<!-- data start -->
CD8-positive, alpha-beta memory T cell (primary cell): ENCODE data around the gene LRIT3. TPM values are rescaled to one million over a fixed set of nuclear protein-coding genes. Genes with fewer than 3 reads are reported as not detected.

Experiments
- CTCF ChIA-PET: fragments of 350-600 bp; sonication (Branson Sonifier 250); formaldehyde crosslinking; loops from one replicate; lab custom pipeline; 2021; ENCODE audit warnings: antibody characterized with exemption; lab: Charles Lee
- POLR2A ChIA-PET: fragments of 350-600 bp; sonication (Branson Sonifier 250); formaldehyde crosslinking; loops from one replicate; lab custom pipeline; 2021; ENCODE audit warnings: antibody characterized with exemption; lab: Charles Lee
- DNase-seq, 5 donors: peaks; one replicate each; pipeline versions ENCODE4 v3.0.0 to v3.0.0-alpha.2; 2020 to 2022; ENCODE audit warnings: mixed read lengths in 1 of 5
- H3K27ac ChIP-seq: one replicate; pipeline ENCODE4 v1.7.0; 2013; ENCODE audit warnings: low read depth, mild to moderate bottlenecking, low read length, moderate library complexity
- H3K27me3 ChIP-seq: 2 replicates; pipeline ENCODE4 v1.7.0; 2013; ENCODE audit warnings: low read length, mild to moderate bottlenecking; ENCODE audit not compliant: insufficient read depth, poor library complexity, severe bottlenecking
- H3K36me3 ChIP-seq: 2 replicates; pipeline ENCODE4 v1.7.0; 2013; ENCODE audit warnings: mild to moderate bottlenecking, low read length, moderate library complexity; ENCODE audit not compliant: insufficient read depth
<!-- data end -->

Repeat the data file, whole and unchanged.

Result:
CD8-positive, alpha-beta memory T cell (primary cell): ENCODE data around the gene LRIT3. TPM values are rescaled to one million over a fixed set of nuclear protein-coding genes. Genes with fewer than 3 reads are reported as not detected.

Experiments
- CTCF ChIA-PET: fragments of 350-600 bp; sonication (Branson Sonifier 250); formaldehyde crosslinking; loops from one replicate; lab custom pipeline; 2021; ENCODE audit warnings: antibody characterized with exemption; lab: Charles Lee
- POLR2A ChIA-PET: fragments of 350-600 bp; sonication (Branson Sonifier 250); formaldehyde crosslinking; loops from one replicate; lab custom pipeline; 2021; ENCODE audit warnings: antibody characterized with exemption; lab: Charles Lee
- DNase-seq, 5 donors: peaks; one replicate each; pipeline versions ENCODE4 v3.0.0 to v3.0.0-alpha.2; 2020 to 2022; ENCODE audit warnings: mixed read lengths in 1 of 5
- H3K27ac ChIP-seq: one replicate; pipeline ENCODE4 v1.7.0; 2013; ENCODE audit warnings: low read depth, mild to moderate bottlenecking, low read length, moderate library complexity
- H3K27me3 ChIP-seq: 2 replicates; pipeline ENCODE4 v1.7.0; 2013; ENCODE audit warnings: low read length, mild to moderate bottlenecking; ENCODE audit not compliant: insufficient read depth, poor library complexity, severe bottlenecking
- H3K36me3 ChIP-seq: 2 replicates; pipeline ENCODE4 v1.7.0; 2013; ENCODE audit warnings: mild to moderate bottlenecking, low read length, moderate library complexity; ENCODE audit not compliant: insufficient read depth